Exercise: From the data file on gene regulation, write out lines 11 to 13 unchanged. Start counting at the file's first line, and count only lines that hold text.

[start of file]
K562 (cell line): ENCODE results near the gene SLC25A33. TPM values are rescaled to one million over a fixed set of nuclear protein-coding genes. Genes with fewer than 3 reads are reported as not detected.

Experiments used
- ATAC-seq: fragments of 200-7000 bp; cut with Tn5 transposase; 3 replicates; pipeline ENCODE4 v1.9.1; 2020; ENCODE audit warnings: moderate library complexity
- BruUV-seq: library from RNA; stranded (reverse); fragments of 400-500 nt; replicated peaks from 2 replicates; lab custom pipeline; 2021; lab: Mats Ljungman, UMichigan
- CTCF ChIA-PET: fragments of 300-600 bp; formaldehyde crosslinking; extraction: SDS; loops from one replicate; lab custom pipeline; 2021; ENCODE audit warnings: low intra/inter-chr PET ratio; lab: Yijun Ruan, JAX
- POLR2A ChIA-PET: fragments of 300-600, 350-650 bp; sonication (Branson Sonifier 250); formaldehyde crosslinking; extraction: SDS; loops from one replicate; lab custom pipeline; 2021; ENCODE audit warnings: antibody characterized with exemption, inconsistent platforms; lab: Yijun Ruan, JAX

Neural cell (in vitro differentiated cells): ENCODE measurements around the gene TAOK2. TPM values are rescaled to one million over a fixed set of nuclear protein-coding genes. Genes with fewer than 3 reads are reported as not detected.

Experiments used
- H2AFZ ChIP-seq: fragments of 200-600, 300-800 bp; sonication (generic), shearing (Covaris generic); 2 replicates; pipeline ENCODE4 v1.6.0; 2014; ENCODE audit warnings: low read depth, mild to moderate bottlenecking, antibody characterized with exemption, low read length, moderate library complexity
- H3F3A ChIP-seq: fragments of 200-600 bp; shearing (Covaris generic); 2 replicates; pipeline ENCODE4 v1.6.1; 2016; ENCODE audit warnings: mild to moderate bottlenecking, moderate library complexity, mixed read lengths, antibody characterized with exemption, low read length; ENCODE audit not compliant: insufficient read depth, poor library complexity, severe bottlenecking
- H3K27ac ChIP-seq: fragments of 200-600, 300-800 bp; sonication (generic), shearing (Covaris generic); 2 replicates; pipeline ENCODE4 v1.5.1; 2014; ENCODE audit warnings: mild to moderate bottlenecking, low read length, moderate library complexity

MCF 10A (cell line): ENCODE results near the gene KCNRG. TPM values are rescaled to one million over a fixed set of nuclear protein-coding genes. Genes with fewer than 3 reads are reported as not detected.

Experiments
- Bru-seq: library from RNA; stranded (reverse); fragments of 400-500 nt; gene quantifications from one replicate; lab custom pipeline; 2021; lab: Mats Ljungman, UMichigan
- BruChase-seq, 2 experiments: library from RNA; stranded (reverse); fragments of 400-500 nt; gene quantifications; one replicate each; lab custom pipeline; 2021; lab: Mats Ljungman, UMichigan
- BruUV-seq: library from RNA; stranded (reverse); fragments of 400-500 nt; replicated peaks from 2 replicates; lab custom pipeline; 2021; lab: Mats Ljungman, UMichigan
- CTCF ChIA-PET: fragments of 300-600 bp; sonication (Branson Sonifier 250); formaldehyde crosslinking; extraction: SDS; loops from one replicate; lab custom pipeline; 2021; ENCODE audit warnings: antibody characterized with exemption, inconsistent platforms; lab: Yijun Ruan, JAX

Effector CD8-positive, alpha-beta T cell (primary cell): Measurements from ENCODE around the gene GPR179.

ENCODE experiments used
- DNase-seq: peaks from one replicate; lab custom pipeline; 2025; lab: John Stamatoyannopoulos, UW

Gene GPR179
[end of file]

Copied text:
- H3K27ac ChIP-seq: fragments of 200-600, 300-800 bp; sonication (generic), shearing (Covaris generic); 2 replicates; pipeline ENCODE4 v1.5.1; 2014; ENCODE audit warnings: mild to moderate bottlenecking, low read length, moderate library complexity

MCF 10A (cell line): ENCODE results near the gene KCNRG. TPM values are rescaled to one million over a fixed set of nuclear protein-coding genes. Genes with fewer than 3 reads are reported as not detected.

Experiments